Charles Calomiris, 12 February 2009

The financial crisis happened because the rules of the game – shaped by government policy – promote the wilful undertaking of excessive, value-destroying risks by managers who were not effectively disciplined by shareholders. This column outlines the six key areas where regulatory reform is essential to preventing a repeat.

Enrico Perotti, Javier Suarez, 11 February 2009

Most financial system reform proposals rely on better managed, anti-cyclical capital requirements, or some sort of insurance. This column argues that mandatory liquidity insurance would be more effective. The insurance premiums – linked to maturity mismatch and term structure – would essentially be pre-payment for the cost of future financial crises and held in an Emergency Liquidity Insurance Fund.

Viral Acharya, Matthew Richardson, 07 February 2009

How did global finance become so fragile that a collection of bad mortgages in the US could bring the entire system to its knees and the global economy along with it? How can this fragility be eliminated? This column describes the answers provided in an important new book which has been written by a team of world-class scholars from NYU’s business school.

Donato Masciandaro, Marc Quintyn, 03 February 2009

Over the last ten years the financial supervision architecture and the role of the central bank in supervision therein has undergone radical transformation. A new CEPR Policy Insight addresses three questions. Which are the main features of the supervisory architecture reshaping? What explains the increasing diversity of the institutional settings? What are so far the effects of the changing face of banking and financial supervisory regimes on the quality of regulation and supervision?

Donato Masciandaro, Marc Quintyn, 03 February 2009

Central banks that have historically been involved in financial supervision often resist reforms that would unify supervisory powers in an agency other than the bank. This column argues that regulatory innovation is necessary to keep pace with financial innovation. Policymakers should be open to changes, including unification, and adopt reforms needed in their circumstances.

Hyun Song Shin, 31 January 2009

Today’s financial regulation is founded on the assumption that making each bank safe makes the system safe. This fallacy of composition goes a long way towards explaining how global finance became so fragile without sounding regulatory alarm bells. This column argues that mitigating the costs of financial crises necessitates taking a macroprudential perspective to complement the existing microprudential rules.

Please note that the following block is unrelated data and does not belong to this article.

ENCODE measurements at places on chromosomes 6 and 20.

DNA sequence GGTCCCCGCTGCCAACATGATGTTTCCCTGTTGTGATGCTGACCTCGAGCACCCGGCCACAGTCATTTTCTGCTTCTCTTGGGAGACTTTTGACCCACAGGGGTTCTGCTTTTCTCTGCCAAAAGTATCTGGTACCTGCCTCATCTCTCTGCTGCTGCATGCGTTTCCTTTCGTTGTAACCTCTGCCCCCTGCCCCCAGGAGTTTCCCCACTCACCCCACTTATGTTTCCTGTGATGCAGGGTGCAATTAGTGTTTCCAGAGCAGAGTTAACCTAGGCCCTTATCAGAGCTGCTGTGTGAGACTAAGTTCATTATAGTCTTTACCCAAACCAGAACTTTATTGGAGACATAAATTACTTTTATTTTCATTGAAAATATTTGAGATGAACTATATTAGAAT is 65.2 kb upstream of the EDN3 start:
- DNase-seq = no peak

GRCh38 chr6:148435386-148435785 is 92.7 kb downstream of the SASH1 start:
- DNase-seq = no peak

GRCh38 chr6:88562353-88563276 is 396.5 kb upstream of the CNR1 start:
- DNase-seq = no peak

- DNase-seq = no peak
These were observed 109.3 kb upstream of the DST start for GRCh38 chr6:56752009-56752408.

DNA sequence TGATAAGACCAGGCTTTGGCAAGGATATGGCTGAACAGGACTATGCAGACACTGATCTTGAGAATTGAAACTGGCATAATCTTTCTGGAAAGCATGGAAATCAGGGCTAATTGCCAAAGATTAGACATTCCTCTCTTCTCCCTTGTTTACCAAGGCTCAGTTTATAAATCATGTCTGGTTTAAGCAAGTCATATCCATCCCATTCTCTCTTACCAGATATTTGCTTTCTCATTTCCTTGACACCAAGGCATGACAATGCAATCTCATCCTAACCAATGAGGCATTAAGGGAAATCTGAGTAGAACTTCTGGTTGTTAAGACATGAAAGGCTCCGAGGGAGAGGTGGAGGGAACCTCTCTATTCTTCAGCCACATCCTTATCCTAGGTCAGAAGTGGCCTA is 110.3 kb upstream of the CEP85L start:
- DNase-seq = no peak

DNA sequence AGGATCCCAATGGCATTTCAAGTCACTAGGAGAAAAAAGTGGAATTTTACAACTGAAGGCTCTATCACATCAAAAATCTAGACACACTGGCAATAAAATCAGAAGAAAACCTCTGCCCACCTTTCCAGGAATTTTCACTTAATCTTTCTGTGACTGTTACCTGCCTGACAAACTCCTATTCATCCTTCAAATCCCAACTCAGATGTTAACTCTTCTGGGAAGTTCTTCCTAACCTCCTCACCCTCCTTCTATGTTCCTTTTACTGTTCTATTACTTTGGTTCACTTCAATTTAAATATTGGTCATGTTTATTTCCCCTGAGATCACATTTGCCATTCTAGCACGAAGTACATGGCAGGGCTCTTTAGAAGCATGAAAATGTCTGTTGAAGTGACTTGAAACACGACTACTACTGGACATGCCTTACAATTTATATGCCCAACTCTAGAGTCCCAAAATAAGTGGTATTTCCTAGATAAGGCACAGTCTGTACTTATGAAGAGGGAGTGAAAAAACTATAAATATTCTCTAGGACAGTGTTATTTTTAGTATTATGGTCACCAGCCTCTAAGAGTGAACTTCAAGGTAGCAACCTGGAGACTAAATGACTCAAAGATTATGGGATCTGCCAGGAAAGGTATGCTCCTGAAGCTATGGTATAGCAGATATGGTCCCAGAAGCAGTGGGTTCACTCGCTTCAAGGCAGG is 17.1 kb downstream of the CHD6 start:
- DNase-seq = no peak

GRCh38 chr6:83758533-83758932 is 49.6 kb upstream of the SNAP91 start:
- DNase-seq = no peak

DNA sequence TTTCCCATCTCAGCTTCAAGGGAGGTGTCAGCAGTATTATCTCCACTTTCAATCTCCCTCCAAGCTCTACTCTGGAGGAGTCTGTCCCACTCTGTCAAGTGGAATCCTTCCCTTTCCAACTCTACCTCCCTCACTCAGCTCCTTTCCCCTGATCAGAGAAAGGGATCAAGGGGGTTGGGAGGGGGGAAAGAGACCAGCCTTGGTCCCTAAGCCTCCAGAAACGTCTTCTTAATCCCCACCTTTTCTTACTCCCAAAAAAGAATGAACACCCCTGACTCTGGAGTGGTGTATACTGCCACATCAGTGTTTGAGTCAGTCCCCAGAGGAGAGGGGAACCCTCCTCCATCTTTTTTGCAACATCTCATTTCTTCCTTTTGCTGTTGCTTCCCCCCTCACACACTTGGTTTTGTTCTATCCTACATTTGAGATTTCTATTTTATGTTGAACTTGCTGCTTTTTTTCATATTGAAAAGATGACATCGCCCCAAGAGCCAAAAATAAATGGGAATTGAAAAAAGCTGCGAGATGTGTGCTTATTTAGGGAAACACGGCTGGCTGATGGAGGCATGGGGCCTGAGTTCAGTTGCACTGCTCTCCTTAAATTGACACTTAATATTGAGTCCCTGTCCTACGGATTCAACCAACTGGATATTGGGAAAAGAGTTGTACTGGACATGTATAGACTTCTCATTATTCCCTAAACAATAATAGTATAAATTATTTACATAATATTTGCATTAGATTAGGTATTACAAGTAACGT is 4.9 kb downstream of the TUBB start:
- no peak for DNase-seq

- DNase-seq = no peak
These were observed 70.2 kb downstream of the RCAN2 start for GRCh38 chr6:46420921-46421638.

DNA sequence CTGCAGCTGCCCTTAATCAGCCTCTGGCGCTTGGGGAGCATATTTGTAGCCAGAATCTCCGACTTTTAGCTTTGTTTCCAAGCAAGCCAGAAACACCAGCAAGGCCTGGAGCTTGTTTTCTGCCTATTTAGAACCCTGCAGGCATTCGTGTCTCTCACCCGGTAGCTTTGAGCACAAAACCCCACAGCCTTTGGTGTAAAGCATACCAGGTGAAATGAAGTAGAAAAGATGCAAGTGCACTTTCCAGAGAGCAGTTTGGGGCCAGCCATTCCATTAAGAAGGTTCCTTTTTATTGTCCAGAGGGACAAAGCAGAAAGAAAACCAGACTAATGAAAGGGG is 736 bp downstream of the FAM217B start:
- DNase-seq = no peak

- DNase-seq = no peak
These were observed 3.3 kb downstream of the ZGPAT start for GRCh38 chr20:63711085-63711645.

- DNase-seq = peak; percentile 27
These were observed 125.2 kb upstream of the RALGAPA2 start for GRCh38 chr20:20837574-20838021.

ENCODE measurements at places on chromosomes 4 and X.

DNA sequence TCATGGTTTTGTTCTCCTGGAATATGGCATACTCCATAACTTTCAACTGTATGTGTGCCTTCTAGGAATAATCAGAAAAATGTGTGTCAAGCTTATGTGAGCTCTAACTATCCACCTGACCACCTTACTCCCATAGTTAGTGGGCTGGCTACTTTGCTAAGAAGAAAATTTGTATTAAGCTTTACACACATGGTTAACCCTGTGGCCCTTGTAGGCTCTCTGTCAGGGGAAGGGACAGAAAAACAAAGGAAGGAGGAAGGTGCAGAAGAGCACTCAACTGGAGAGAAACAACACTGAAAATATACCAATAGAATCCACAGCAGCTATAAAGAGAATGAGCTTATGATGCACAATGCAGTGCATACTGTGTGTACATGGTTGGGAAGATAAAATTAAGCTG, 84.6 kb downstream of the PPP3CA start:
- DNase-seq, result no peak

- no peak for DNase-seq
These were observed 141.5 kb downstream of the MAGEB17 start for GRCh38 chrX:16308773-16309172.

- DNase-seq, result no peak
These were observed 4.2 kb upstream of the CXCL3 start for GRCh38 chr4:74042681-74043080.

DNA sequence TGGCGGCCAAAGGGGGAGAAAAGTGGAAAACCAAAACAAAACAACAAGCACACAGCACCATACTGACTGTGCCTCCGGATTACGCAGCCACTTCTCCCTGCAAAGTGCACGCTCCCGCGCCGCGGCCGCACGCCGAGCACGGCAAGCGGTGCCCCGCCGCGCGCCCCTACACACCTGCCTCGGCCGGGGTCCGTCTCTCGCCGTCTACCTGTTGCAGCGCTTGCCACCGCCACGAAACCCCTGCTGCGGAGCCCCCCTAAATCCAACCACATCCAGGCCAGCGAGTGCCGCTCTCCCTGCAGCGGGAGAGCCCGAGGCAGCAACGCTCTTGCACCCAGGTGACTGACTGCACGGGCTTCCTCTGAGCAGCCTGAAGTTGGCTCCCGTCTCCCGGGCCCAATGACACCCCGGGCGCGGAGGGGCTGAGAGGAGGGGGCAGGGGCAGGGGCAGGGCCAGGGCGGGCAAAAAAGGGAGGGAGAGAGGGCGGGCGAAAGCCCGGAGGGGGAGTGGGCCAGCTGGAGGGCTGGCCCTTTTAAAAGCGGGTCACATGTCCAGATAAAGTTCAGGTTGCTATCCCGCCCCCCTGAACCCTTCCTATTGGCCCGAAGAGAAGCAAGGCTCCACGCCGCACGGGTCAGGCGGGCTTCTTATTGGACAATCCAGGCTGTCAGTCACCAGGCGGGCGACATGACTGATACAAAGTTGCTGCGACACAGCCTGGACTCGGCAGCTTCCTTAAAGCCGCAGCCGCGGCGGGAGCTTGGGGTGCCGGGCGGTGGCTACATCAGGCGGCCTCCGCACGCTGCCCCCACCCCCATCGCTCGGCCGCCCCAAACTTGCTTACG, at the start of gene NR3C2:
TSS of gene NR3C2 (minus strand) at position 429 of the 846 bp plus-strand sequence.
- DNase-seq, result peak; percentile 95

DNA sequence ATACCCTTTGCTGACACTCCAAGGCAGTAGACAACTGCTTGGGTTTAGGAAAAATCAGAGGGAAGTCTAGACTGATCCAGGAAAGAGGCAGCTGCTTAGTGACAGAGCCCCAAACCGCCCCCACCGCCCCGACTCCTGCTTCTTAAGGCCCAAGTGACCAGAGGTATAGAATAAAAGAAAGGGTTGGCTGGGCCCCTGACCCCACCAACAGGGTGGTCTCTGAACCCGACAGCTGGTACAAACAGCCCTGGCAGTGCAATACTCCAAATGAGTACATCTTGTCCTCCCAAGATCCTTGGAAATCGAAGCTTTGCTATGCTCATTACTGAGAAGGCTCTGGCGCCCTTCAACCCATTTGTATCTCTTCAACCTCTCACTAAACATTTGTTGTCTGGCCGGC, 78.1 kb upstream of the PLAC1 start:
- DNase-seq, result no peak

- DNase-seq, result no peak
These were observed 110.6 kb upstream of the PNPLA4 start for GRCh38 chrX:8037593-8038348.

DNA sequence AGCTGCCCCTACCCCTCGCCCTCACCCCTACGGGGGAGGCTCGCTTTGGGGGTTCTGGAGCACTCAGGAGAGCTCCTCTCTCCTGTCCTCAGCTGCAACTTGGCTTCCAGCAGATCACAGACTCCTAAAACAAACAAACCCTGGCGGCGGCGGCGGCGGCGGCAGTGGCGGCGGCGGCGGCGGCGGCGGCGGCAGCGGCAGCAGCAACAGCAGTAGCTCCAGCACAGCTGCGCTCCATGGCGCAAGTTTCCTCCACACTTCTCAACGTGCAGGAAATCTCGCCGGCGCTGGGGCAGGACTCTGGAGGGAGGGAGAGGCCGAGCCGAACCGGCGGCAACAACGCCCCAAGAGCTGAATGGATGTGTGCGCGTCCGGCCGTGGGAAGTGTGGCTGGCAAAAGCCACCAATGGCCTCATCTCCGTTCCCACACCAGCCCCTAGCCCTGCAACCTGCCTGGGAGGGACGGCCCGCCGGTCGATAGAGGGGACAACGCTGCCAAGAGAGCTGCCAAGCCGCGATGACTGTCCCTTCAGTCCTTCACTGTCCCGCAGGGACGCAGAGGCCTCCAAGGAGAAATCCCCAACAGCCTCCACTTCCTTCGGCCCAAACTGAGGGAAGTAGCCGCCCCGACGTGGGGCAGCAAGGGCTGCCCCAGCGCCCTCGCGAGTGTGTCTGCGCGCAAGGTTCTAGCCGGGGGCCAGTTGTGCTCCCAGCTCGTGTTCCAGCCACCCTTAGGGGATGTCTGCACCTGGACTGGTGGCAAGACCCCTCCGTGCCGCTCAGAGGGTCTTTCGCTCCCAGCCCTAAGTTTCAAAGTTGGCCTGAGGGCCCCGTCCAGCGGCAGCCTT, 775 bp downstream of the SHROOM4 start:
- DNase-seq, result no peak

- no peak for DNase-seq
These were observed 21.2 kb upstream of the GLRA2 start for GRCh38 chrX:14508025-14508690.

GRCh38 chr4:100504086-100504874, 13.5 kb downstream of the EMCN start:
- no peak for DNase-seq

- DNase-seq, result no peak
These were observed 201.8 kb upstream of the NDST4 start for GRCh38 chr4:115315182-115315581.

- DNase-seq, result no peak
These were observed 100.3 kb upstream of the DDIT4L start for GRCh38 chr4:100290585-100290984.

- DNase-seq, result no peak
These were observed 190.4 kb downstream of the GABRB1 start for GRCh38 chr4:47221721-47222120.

Luigi Spaventa, 28 January 2009

To fix the world financial system, the G20 needs to look at some bold institutional reforms. The column suggests an international financial stability charter backed up by an new institution that could either be ‘light’ with a slim secretariat, or more elaborate WTO-style organisation.

Luigi Zingales, 28 January 2009

In 1933, US securities regulations were introduced to restore trust in financial markets. Today, a new regulatory focus is needed to address the crisis of confidence. After reviewing the status of financial regulation, this column sketches policy proposals in three key areas of securities markets.

Charles Wyplosz, 27 January 2009

This column introduces the latest ICMB-CEPR Geneva Report – written this year by Markus Brunnermeier, Andrew Crockett, Charles Goodhart, Avinash Persaud, and Hyun Shin. The report discusses how world leaders should think about financial regulation reform, making a number of specific proposals.

The Editors, 02 July 2009

The latest ICMB/CEPR report discusses how world leaders should think about financial regulation reform, making a number of specific proposals.

Jon Danielsson, 05 January 2009

Much of today’s financial regulation assumes that risk can be accurately measured – that financial engineers, like civil engineers, can design safe products with sophisticated maths informed by historical estimates. But, as the crisis has shown, the laws of finance react to financial engineers’ creations, rendering risk calculations invalid. Regulators should rely on simpler methods.

Horst Siebert, 04 January 2009

This column argues that national governments ought to credibly commit themselves to not bailing out their banks if the worst comes. But it would be far from easy to do so.

Donato Masciandaro, 04 January 2009

Government guarantees for financial institutions that are "too big to fail" seem unavoidable, but such insurance against insolvency imposes major costs and may increase the risk of crisis. This column argues for the necessity of non-conventional regulatory solutions to make big banks pay for their implicit insurance. Progressive capital ratios may be one such solution.

Marco Pagano, 17 October 2008

EU leaders have agreed on a bail-out plan but much is still unknown about its details. How will governments act as equity shareholders? Who will deal with cross-border banks? This column discusses the need for a Euro-area bank supervisory authority, as financial integration has outpaced regulatory integration.

Charles Calomiris, 22 August 2008

The subprime crisis is the joint product of perverse incentives and historical flukes. This column explains why market actors made unrealistic assumptions about mortgage-backed securities and how various regulatory policies exacerbated the problem. The crisis will necessitate changes in monetary policy, regulation, and the structure of financial intermediation.

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